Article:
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Jeddah - Yasmine El Tohamy - RIYADH: The Belgium embassy in Riyadh hosted a discussion on women and children’s health on Wednesday to coincide with World Health Day.
Ambassador Dominique Mineur was joined by Dr. Nada Alsahan, an assistant professor at the College of Medicine at Alfaisal University and a maternal-fetal medicine consultant at King Faisal Specialist Hospital & Research Center in Riyadh.
Dr. Marleen Temmerman, a gynecologist and head of the centre of Excellence in Women and Child Health at Aga Khan University in Kenya, also took part in the discussion.
The virtual conversation discussed the importance of early detection of diseases in women, women’s rights, gender-based violence, and access to modern healthcare to promote women and children’s health globally.
Alsahan discussed the importance of women’s health for healthy societies as a whole.
“Healthy women make healthy families and hopefully healthy communities and then at the end a healthy nation and a healthy world,” she said.
The consultant outlined the advances Saudi Arabia has made in improving women’s health care and the initiatives they are hoping to continue under Vision 2030.
Since 2004, the Kingdom introduced a premarital screening program for diseases that might affect couples and a national screening program for newborn children.
Saudi Arabia has also taken large steps in maternal health with counseling for couples planning to have children.
“The goals are health education and promotion, risk assessment, and intervention before pregnancy to reduce the chances of poor perinatal outcomes,” Alsahan said.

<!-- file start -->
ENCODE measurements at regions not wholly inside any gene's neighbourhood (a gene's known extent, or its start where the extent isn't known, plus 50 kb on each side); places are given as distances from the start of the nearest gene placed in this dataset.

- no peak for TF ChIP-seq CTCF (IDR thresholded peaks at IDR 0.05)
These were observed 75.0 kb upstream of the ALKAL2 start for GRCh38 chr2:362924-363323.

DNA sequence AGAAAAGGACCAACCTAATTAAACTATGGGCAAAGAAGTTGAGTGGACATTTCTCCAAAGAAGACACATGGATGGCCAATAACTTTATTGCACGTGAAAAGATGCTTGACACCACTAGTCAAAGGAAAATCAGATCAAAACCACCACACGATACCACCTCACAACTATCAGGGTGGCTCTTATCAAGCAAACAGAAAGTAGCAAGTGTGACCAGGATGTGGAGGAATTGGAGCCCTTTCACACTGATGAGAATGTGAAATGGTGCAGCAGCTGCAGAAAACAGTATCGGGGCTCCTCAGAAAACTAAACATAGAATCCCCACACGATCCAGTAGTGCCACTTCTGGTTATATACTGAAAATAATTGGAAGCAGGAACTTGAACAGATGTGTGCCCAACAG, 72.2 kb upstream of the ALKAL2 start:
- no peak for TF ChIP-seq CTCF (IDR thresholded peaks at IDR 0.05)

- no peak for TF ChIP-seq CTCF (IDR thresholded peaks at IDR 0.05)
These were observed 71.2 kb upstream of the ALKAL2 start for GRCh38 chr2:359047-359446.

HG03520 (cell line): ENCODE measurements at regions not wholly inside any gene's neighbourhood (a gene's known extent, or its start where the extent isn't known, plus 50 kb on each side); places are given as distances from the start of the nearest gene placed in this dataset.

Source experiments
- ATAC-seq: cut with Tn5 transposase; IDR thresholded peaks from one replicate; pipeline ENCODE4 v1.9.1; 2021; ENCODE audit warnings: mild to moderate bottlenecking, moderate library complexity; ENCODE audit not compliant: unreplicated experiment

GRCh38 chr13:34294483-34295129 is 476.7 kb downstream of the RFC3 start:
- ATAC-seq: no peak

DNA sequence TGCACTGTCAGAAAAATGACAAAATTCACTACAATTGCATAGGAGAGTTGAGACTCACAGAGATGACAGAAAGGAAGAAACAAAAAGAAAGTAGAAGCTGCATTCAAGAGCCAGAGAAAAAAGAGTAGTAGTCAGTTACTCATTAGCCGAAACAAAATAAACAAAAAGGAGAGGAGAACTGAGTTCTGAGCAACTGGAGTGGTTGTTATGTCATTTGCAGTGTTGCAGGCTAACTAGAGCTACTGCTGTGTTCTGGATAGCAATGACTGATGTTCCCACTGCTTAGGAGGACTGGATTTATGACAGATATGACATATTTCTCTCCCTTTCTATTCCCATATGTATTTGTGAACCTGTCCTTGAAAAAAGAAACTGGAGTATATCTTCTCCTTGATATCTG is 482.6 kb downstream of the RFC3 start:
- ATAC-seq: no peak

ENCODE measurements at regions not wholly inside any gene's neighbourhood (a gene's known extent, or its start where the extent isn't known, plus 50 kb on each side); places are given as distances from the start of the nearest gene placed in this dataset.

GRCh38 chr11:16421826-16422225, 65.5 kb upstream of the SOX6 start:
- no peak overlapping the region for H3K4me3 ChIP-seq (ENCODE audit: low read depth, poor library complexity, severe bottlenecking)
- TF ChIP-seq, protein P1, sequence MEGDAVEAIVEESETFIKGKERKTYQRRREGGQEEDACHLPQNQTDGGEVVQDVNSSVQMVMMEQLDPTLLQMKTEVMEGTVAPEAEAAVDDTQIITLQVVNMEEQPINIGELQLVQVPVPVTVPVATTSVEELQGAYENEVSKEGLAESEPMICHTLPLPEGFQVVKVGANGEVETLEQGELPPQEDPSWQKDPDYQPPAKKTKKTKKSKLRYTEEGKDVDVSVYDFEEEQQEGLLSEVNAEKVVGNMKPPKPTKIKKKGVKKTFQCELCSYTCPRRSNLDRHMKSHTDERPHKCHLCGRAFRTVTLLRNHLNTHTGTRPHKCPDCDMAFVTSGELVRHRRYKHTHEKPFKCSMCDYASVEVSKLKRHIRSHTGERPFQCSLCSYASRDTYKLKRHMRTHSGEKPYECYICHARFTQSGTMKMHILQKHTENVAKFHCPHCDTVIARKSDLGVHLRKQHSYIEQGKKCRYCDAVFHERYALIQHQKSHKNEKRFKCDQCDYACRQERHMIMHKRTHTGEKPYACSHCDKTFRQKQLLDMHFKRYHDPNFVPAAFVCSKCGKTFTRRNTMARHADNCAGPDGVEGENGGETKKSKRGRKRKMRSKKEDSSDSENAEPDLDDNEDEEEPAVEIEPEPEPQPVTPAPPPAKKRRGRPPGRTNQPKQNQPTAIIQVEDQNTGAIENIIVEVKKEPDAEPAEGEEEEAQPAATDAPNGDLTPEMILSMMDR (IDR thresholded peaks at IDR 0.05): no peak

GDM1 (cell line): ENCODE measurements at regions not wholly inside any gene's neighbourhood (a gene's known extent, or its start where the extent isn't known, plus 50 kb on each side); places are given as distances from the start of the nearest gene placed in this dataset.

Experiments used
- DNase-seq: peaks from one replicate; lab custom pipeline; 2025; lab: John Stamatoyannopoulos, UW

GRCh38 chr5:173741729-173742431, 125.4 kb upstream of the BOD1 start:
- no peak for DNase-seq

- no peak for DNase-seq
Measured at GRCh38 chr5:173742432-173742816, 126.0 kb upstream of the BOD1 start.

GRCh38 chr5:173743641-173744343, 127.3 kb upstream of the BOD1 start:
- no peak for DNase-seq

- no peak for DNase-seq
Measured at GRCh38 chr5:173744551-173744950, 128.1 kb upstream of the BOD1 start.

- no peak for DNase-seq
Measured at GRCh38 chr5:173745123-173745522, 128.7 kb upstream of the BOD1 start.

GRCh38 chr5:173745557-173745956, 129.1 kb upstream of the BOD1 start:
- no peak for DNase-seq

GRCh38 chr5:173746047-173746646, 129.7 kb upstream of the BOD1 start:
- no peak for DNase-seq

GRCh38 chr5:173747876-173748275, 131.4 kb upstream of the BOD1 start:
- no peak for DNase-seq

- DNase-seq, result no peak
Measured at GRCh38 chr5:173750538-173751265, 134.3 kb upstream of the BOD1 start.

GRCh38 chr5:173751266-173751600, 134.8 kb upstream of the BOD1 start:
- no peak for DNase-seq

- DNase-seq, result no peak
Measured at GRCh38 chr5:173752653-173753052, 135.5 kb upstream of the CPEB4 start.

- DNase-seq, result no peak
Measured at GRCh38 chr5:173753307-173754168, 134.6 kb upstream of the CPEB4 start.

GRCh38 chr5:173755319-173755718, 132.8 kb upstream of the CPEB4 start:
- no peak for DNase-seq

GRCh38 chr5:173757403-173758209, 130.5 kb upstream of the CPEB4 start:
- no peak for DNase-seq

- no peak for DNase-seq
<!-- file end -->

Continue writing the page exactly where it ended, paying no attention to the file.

She added that she hoped the increased awareness surrounding women’s health would lead to more women getting screened for diseases like breast cancer.
Temmerman talked about the link between women’s rights and women’s health, and the work she has done creating gender-based violence recovery centers in Kenya and advancing laws globally for sexual assault victims.
She said that in developing regions of the world “more than 45 million women received inadequate antenatal care or none at all.”
“More than 200 million women want to avoid pregnancy but are not using modern contraception,” she added.
Temmerman highlighted the importance of diplomatic cooperation in improving women’s health.
“Yes you need good research and data, but it’s only when you reach out to other constituencies, other parliaments and governments, and private sectors, and women organizations that your impact will be much higher.”
Ambassador Mineur said the World Health Day was important for promoting a key UN Sustainable Development Goal.
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